If your staff frequently use ‘heavy’ software that consumes PC / Mac resources or perhaps they regularly work on multiple applications at once, you might hear of complaints that their machines do not perform as optimally as they’d expect – over time this can become extremely frustrating due to time lost and loss of productivity. So what can you do about it? Increasing the RAM is the first and cheapest port of call, however if that does not do the trick you should take a look and see what type of hard disk is installed on the slow machines.
There’s a good chance standard hard disks (HDD) are being used, these are the traditional spinning drives that use a mechanical arm with a read / write head to move around and read information. These disks have come on leaps and bounds over the years, however their mechanical nature limits their overall performance. Hard drive makers work tirelessly to improve data transfer speeds and reduce latency and idle time, but there’s only so much they can do – for example you may notice a machine takes longer to start up over time.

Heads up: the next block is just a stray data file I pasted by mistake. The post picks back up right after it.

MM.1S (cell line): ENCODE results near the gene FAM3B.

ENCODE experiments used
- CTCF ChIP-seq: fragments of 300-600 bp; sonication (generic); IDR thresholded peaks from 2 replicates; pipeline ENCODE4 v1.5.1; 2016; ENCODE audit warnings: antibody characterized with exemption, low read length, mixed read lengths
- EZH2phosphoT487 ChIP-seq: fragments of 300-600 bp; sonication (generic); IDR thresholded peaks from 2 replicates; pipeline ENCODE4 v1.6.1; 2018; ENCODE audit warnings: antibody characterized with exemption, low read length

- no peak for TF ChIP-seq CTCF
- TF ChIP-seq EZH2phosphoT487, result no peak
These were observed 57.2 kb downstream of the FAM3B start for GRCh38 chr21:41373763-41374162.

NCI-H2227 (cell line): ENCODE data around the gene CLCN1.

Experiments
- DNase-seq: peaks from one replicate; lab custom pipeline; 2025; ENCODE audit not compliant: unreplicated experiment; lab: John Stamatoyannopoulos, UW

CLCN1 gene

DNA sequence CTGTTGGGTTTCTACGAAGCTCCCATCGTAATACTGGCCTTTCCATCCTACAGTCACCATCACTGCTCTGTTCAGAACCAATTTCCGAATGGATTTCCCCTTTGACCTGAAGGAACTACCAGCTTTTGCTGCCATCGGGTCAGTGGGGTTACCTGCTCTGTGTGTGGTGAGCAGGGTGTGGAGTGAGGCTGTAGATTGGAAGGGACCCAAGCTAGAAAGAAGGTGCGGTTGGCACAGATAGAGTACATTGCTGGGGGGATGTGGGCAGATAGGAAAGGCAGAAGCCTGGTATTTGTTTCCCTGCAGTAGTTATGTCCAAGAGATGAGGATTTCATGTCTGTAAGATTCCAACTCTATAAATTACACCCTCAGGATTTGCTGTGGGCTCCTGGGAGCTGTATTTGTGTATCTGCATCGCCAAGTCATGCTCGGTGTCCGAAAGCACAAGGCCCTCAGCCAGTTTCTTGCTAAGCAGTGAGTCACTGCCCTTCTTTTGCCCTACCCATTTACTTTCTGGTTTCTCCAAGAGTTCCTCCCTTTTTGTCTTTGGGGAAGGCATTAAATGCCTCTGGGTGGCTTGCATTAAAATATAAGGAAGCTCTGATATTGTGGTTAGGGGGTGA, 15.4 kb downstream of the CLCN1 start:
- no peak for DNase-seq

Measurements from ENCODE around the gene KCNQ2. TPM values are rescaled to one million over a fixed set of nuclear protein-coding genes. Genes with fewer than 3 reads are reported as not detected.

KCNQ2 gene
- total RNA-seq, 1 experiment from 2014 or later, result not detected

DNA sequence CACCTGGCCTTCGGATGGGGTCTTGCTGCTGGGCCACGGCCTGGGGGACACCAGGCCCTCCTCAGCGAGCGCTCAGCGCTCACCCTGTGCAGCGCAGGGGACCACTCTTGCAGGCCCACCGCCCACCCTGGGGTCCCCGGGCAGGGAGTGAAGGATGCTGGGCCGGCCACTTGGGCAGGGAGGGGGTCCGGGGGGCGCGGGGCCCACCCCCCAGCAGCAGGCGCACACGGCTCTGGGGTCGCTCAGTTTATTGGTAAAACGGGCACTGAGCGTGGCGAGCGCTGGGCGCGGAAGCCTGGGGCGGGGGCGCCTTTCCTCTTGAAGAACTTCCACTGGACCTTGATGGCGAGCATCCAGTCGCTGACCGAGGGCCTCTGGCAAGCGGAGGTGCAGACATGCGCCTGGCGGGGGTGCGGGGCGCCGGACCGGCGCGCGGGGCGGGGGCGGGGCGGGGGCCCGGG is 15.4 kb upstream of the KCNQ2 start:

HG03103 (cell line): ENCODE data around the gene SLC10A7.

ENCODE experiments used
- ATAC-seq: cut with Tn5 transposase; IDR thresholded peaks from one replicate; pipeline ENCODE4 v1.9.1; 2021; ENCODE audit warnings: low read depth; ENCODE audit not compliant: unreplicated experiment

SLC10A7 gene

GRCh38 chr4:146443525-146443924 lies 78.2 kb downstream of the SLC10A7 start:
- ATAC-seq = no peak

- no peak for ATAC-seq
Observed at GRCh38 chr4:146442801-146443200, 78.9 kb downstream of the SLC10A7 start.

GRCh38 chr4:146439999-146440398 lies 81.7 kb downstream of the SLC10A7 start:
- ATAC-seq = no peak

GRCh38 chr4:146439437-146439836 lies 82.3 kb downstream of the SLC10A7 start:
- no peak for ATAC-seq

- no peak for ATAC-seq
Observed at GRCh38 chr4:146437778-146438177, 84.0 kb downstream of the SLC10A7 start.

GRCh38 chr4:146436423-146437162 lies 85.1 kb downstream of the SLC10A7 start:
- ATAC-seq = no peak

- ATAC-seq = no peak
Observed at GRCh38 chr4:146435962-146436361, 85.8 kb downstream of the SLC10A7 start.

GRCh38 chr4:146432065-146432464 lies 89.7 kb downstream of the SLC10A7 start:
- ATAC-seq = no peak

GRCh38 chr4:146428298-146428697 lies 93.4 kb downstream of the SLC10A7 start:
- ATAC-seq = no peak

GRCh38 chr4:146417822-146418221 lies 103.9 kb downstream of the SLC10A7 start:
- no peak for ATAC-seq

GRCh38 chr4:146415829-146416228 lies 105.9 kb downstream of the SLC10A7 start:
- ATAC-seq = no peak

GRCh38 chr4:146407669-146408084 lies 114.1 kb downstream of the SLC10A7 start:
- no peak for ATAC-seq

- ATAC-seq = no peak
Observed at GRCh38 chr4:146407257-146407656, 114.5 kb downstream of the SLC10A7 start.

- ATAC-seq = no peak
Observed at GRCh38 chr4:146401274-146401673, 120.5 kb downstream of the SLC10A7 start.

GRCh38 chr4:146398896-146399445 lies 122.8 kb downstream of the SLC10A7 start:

The high speed alternative: Solid State Drives (SSD)
‘Solid State’ is industry shorthand for an integrated circuit, and that’s the key difference between an SSD and a HHD: there are no moving parts inside an SSD. Rather than using disks, motors and read/write heads, SSDs use flash memory instead. SSDs provide a huge performance advantage over standard hard drives – they’re faster to start up, faster to shut down, and faster to transfer data.
What’s more, SSDs can be made smaller, can use less power than HHDs do, don’t make noise, and can be more reliable because they’re not mechanical. As a result, computers designed to use SSDs can be smaller, thinner, lighter and last much longer on a single battery charge than computers that use standard hard drives.
From a cost point of view, a machine’s hard disk can be upgraded at a hardware cost of less than £100. Once installed the speed difference will make you think you’ve got a new PC – but at a fraction of the cost. There are obviously instances where a new machine is needed, however as long as the device isn’t too old a RAM and SSD upgrade is always recommended – but we always recommend testing one computer upgrade before deciding to roll out this approach for many machines within your business.
If your business is London based and you need any help with upgrading your company’s machines or need any IT advice, please contact us.
IT Support London